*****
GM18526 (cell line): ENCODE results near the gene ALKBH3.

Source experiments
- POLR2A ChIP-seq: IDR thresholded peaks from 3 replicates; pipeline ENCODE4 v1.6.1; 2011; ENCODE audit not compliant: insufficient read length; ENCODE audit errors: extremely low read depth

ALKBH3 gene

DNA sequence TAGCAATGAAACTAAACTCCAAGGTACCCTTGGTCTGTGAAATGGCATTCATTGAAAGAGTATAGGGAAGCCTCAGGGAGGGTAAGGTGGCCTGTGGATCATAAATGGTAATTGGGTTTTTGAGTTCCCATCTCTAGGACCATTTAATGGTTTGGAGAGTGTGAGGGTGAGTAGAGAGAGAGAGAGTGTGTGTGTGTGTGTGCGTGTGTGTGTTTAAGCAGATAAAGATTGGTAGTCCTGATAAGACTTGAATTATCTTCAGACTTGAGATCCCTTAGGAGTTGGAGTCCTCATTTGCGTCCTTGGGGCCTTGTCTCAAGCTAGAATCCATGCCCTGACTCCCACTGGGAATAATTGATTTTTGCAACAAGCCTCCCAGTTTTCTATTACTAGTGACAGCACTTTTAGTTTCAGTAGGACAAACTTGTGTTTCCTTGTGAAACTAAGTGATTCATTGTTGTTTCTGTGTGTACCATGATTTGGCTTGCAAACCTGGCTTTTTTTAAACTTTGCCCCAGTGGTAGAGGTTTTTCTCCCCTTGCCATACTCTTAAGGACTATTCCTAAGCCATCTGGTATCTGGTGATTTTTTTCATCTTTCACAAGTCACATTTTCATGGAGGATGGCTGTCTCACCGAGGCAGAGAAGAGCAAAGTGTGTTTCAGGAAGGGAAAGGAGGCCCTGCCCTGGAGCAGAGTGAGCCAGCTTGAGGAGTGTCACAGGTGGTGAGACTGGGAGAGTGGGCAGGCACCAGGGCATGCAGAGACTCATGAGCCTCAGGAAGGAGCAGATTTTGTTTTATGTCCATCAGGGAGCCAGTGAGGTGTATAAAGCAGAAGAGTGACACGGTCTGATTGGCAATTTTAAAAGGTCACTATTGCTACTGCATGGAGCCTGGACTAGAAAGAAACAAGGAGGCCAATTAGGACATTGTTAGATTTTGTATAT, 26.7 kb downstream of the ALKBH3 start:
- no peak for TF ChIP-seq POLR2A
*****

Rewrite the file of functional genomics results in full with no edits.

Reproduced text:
GM18526 (cell line): ENCODE results near the gene ALKBH3.

Source experiments
- POLR2A ChIP-seq: IDR thresholded peaks from 3 replicates; pipeline ENCODE4 v1.6.1; 2011; ENCODE audit not compliant: insufficient read length; ENCODE audit errors: extremely low read depth

ALKBH3 gene

DNA sequence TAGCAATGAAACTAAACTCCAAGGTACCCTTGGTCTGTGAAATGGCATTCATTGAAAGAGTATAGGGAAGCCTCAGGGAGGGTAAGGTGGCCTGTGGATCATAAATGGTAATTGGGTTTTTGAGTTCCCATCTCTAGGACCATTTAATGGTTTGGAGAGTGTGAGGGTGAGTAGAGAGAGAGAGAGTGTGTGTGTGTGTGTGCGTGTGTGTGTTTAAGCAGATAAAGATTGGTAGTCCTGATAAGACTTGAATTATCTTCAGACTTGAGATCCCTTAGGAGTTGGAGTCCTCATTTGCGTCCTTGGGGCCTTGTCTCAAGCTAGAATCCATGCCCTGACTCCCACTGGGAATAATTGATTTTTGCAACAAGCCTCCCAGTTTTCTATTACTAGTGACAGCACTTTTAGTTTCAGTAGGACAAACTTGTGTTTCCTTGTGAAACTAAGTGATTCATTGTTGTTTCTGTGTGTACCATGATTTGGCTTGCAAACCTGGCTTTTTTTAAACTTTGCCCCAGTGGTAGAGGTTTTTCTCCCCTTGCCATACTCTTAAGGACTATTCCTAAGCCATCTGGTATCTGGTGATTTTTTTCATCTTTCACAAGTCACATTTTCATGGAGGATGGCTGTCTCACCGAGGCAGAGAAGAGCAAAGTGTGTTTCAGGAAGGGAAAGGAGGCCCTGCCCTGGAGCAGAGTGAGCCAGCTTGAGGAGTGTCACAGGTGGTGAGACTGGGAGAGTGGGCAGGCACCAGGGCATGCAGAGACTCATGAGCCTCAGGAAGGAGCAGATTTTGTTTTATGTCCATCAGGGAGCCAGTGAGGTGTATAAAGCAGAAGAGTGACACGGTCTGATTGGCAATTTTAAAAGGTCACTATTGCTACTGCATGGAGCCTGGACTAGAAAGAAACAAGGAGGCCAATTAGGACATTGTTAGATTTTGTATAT, 26.7 kb downstream of the ALKBH3 start:
- no peak for TF ChIP-seq POLR2A